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Old 25th August 2012, 04:23   #20086  |  Link
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I remember these \frx \fry \frz bugs. It's why we disabled the Transform_SSE2 code in xy-VSFilter a long time ago.

Quote:
Originally Posted by nevcairiel View Post
Should be fixed. It was a simple mistake in the SSE2 code, two operands flipped.
As Liisachan mentioned, it's unfortunately still not fixed. The problem affects more than just \frx.

Here is a better sample which was initially created to track down this bug in xy-VSFilter last year:
http://www.mediafire.com/?j9ota09016rt2yb

The video is hardsubbed with a reference VSFilter 2.39 \frx \fry \frz rendering.
The external script subtitles with opposite color should match up identically through all the rotations.
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Old 25th August 2012, 04:58   #20087  |  Link
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Quote:
Originally Posted by cyberbeing View Post
The external script subtitles with opposite color should match up identically through all the rotations.
Confirmed here. \fry is wrong too. \frz seems okay (not buggy).

The bug officially came to MPC-HC in the v1.6.3 release like 10 days ago, which I first tried like 2 days ago, when I noticed the incompatibility. So this was a new problem for me. (Btw, xy-VSFilter seems really promising. Like, \fscx/fscy + float is what I've always wanted. I'll look into xy-VSFilter too when I have time.)
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Old 25th August 2012, 08:00   #20088  |  Link
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I looked into the inside of RTS.cpp, and this is my first impression. If you're watching __pointx in Transform_SSE2:
Code:
__pointx = _mm_add_ps(__xx, __yy); // xx = x * caz + y * saz; //#1
__xx = _mm_mul_ps(__pointx, __cay); // x * cay //#2
__pointx = _mm_add_ps(__xx, __zz); // xx = x * cay + z * say //#3
__xx = _mm_mul_ps(__pointx, __say); // x * say //#4
#1 Now __pointx is the vectorized version of "xx" from the C code.
#2 is wrong: you're using __pointx as "x" but it's "xx" since #1.
#3 makes __pointx "xx" again.
#4 is wrong: you're using __pointx as "x" but it's "xx" since #3.

Similarly, for __pointy:
Code:
__pointy = _mm_add_ps(__yy, __zz); // y = yy * cax + zz * sax //#5
__yy = _mm_mul_ps(__pointy, __sax); // yy * sax //#6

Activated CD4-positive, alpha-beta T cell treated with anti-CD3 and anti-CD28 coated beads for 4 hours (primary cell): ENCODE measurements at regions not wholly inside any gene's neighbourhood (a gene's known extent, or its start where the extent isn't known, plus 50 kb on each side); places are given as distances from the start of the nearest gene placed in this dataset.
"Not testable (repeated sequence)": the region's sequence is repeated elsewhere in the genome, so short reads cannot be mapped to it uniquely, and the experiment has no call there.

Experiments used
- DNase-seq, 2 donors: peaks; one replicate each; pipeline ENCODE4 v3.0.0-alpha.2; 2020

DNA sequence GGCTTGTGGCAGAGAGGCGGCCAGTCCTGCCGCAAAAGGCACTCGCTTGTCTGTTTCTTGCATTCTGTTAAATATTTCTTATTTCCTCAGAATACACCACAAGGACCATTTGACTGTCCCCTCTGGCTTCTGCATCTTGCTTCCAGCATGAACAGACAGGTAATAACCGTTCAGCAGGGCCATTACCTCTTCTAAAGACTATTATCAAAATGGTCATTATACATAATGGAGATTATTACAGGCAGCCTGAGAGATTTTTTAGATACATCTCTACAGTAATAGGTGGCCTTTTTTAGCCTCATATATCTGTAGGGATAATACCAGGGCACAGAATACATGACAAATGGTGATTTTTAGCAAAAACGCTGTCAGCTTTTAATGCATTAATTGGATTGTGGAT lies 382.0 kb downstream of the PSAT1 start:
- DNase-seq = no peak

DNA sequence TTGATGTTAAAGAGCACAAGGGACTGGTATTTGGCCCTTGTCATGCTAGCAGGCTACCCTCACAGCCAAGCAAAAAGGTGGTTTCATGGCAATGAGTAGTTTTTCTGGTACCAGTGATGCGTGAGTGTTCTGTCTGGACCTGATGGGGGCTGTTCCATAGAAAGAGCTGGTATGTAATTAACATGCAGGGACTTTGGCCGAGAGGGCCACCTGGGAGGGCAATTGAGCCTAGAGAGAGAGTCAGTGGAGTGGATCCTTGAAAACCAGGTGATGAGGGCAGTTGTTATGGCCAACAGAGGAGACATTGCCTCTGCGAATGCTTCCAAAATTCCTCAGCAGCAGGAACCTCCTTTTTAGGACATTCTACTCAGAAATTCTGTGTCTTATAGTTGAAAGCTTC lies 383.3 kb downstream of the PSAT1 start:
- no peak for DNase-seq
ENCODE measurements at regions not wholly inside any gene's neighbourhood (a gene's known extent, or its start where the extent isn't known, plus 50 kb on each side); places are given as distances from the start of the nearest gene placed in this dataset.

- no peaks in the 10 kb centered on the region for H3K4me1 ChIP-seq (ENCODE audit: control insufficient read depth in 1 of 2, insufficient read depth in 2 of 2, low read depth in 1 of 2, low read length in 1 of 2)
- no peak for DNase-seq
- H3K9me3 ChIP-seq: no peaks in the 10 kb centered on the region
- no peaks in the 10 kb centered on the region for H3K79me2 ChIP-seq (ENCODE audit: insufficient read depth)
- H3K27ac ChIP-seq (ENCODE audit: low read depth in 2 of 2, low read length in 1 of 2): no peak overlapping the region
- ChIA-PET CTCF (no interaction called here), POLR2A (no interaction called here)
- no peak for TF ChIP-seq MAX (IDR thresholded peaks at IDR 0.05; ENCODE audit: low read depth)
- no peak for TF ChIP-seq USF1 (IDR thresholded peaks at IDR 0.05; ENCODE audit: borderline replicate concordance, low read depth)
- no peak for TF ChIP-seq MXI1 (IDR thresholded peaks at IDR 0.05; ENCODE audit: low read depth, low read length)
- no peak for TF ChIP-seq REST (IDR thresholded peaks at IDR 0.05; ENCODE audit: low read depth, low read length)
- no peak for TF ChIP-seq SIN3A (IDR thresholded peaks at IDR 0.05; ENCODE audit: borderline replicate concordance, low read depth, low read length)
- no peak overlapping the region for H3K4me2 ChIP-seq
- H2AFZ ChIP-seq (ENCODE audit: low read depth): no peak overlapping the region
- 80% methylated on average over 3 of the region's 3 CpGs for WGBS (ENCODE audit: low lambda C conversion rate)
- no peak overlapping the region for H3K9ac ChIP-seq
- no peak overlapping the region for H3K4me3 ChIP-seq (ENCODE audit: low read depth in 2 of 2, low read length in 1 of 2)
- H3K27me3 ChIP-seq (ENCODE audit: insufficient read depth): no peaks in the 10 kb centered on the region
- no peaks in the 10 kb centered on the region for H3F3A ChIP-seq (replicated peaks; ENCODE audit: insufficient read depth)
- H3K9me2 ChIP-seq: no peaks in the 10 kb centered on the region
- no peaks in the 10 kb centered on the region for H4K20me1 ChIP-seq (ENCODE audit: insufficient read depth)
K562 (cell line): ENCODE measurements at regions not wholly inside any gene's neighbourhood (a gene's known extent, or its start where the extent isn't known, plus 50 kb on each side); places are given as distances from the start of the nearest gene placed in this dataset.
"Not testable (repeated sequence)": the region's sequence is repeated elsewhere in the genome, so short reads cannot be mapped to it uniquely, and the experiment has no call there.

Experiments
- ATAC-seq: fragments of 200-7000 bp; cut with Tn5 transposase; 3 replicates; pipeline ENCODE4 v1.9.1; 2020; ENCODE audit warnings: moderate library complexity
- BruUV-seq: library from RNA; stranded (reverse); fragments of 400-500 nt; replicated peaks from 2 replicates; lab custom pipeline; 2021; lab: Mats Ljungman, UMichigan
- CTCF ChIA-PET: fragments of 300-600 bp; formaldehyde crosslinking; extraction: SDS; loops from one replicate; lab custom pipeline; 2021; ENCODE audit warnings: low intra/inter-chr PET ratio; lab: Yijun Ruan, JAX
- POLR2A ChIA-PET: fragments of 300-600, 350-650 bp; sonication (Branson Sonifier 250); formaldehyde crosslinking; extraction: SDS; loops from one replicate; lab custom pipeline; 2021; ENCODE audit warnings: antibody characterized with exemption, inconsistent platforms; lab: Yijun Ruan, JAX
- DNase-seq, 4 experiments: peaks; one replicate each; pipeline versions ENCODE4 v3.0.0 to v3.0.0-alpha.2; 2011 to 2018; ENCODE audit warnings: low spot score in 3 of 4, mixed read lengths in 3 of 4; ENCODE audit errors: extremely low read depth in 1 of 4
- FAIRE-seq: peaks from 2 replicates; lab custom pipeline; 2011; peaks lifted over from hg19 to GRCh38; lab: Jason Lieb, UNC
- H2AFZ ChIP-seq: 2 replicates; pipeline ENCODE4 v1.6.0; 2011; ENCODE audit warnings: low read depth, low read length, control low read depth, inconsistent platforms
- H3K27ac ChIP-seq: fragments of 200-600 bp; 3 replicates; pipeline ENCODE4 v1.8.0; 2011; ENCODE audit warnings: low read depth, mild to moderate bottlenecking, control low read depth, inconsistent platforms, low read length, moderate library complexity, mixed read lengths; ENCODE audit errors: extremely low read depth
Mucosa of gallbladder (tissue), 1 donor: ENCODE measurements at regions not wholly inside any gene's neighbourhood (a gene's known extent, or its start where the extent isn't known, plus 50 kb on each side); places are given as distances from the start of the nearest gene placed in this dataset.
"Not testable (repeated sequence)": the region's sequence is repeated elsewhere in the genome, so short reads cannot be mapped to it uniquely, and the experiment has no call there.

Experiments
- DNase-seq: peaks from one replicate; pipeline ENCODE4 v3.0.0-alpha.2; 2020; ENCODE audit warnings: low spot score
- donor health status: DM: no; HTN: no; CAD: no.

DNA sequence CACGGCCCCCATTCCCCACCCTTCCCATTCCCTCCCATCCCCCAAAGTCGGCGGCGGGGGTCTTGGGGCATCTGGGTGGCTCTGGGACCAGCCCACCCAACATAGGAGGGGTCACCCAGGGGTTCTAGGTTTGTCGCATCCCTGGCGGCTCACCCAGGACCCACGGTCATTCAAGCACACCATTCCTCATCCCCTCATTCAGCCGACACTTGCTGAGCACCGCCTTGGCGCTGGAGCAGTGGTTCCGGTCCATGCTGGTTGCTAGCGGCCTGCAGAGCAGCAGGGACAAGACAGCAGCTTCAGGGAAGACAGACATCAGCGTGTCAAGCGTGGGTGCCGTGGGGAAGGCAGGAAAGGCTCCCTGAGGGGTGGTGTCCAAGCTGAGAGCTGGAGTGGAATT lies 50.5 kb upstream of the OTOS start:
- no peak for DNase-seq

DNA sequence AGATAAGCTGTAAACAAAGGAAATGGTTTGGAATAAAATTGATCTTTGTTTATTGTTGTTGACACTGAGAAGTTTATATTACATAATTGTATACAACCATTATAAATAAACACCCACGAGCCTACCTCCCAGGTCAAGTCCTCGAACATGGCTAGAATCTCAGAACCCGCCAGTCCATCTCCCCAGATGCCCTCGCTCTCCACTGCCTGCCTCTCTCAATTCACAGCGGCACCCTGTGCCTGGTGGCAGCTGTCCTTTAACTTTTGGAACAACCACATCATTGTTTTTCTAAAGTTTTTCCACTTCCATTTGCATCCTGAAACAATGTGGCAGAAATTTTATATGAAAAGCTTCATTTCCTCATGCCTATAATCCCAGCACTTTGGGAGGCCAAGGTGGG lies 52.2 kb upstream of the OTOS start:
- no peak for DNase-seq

#5 __pointy is "y".
#6 is wrong. You're using __pointy as "yy" but it's "y" since #5.
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Old 25th August 2012, 09:11   #20089  |  Link
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You're right, i really should've seen that when i documented the calls. I didn't actually change them except flipping the one operand there, just added the docs, but apparently didn't pay enough attention.
No matter, i gave it another try and refactored the whole function to use variable names matching the C ones very closely, no changes of meaning in the variables anymore.

The test videos you and cyberbeing posted are working fine now.
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Last edited by nevcairiel; 25th August 2012 at 09:24.
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Old 25th August 2012, 15:38   #20090  |  Link
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Well, you chose quite a monster of a function to work on there. (I'll try to explain it mostly to the public that knows at least basic programming, but hasn't seen this function yet.)
I disabled Transform_SSE2() when I was fixing the issues with scaling to the video area on the window area and aspect ratio correction with the frx, fry and frz functions a while ago. I marked Transform_SSE2() with: "TODO: The methods here are very wrong (the C function does work as it should), fix this with decent code, or delete this function." As resolving the list of issues of Transform_SSE2() plus fixing the scaling and aspect ratio bugs seemed to be too much work at the time, I chose to only edit Transform_C().
As the variables are prefixed with "_", I was already wondering who would write such code. That prefix is generally reserved for the global compiler-specific functions, constants and variables. Renaming would indeed be a good start.

A quick review of the function shows that:
-None of the typecasts between single- and double-precision floating points and 32-bit signed integers used in this function is properly handled with SSE.